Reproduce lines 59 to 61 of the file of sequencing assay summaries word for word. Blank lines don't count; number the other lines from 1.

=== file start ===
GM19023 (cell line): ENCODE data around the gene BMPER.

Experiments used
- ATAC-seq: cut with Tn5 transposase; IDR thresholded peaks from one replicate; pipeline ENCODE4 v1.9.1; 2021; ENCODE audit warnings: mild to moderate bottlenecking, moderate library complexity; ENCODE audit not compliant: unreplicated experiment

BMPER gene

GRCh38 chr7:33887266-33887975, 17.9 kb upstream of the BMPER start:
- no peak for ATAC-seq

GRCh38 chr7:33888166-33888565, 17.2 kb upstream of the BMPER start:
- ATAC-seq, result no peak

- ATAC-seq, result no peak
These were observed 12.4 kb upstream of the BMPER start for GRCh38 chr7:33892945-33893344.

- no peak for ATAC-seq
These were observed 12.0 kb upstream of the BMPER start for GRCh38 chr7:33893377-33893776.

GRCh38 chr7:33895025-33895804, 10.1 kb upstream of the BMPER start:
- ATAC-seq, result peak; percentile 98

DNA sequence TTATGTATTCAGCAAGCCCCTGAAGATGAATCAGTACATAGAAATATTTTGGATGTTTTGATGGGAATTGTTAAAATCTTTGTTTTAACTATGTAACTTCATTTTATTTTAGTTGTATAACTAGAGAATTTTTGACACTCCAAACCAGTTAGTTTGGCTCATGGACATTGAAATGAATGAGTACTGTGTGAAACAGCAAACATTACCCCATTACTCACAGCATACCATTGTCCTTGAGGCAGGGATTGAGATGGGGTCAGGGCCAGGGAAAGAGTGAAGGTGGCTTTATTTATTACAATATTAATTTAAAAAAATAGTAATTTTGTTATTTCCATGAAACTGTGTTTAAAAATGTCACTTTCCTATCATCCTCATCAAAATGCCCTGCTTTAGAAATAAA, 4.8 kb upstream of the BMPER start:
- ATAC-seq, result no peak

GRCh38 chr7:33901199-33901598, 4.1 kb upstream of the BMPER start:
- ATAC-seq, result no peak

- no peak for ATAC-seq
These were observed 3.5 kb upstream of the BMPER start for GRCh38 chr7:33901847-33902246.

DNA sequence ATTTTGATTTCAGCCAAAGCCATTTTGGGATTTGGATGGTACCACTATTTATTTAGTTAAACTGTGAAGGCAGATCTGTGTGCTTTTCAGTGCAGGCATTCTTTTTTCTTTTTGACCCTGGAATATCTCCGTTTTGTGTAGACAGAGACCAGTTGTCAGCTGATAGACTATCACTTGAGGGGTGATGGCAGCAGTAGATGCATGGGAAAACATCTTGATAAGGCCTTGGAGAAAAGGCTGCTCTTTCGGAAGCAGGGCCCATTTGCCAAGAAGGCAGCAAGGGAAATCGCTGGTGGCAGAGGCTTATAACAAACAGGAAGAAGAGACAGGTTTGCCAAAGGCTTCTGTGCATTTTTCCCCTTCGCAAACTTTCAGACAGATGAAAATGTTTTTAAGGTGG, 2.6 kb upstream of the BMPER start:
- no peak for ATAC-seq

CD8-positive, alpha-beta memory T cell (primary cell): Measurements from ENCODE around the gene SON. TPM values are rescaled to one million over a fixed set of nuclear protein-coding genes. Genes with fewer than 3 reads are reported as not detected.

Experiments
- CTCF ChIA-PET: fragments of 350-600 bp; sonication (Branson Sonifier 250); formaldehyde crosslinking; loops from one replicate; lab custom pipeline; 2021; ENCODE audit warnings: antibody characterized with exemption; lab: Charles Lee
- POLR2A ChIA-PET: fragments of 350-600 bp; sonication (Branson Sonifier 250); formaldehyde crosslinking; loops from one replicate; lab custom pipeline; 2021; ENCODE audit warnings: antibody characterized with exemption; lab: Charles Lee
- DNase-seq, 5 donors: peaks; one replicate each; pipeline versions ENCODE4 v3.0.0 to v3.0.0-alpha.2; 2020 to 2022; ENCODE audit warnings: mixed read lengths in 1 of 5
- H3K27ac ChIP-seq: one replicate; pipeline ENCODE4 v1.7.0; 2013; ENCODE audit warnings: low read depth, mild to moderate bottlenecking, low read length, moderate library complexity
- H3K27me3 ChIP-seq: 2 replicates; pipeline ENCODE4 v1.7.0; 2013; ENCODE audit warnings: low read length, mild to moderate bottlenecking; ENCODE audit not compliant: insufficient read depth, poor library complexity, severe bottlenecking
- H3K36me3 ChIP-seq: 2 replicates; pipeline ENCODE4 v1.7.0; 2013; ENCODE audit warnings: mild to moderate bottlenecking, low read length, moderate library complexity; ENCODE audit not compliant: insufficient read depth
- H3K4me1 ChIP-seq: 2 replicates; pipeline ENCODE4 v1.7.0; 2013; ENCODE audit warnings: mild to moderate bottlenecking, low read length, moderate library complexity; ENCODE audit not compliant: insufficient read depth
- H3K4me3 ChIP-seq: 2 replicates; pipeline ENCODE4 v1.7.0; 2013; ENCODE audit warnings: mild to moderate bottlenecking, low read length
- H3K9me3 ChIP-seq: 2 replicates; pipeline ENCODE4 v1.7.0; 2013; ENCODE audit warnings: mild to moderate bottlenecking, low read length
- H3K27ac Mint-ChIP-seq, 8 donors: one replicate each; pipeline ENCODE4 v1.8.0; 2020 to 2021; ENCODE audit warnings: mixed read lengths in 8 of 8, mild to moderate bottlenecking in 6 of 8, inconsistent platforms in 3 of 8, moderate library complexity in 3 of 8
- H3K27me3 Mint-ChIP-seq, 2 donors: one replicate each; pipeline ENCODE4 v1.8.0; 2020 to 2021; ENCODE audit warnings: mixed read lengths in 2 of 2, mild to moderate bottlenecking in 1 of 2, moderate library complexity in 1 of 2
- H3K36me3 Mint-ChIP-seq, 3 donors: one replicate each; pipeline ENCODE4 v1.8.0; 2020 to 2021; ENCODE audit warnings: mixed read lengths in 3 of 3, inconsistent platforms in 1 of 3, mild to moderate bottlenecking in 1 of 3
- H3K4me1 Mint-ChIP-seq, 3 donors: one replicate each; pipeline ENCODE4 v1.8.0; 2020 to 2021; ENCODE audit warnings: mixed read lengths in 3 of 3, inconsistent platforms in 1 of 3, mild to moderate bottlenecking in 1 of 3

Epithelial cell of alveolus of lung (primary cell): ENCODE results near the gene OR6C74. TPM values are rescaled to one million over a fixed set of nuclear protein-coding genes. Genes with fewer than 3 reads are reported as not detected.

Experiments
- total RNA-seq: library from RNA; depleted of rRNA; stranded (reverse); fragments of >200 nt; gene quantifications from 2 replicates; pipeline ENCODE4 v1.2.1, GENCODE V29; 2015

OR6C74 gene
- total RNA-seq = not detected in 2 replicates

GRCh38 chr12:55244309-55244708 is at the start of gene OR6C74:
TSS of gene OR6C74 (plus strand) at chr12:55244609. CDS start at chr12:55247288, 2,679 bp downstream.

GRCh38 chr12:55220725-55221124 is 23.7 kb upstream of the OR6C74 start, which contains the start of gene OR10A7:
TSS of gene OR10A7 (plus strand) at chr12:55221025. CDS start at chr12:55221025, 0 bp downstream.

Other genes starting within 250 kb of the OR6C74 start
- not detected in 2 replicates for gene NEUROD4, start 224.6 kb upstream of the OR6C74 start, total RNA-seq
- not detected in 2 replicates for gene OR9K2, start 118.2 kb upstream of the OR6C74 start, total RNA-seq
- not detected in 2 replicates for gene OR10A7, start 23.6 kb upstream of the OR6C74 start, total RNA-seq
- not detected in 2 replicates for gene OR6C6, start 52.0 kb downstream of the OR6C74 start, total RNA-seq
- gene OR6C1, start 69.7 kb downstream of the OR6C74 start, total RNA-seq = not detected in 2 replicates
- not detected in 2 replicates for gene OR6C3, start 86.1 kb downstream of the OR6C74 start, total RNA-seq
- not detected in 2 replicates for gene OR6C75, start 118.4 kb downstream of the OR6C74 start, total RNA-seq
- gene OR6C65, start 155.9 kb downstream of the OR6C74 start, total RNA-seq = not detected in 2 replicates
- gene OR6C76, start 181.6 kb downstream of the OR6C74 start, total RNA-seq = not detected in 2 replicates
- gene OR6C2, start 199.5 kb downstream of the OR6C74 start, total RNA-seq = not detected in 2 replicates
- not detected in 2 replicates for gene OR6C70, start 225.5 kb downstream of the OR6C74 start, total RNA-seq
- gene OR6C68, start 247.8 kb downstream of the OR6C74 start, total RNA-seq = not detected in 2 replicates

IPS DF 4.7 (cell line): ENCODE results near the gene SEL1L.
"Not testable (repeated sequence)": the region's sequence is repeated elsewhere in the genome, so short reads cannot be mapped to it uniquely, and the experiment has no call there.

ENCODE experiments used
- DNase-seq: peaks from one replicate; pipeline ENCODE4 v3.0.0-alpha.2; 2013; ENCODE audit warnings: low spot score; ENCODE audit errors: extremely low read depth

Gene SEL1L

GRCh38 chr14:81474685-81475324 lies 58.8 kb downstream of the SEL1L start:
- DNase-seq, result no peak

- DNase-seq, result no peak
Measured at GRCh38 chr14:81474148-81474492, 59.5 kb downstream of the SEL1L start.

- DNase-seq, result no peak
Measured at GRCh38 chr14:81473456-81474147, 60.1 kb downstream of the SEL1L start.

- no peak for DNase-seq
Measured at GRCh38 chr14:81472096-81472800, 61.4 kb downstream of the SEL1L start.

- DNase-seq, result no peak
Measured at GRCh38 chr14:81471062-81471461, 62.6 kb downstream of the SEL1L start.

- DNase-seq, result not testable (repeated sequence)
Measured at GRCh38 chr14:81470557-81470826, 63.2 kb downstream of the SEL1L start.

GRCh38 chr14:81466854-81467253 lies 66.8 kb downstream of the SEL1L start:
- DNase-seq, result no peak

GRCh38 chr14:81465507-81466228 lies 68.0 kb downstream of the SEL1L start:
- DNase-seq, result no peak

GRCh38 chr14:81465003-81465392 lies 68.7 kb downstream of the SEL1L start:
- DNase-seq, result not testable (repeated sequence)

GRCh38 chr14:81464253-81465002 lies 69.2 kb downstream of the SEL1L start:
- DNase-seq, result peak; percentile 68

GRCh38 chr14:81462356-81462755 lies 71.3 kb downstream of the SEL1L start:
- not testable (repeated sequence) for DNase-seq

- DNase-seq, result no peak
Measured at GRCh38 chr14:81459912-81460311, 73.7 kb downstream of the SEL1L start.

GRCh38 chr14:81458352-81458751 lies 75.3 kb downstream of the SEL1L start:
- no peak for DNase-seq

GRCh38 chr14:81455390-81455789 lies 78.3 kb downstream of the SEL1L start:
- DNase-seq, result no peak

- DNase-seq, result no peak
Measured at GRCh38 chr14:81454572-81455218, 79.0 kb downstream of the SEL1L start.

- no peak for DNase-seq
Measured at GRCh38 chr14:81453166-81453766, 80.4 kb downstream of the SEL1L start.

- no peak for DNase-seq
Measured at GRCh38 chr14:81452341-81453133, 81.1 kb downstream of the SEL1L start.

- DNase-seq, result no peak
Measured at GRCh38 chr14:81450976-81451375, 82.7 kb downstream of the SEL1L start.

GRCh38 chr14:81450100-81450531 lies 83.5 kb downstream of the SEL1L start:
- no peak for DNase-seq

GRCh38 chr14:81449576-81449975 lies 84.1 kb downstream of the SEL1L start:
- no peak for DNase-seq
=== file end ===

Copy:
- gene OR6C68, start 247.8 kb downstream of the OR6C74 start, total RNA-seq = not detected in 2 replicates

IPS DF 4.7 (cell line): ENCODE results near the gene SEL1L.
"Not testable (repeated sequence)": the region's sequence is repeated elsewhere in the genome, so short reads cannot be mapped to it uniquely, and the experiment has no call there.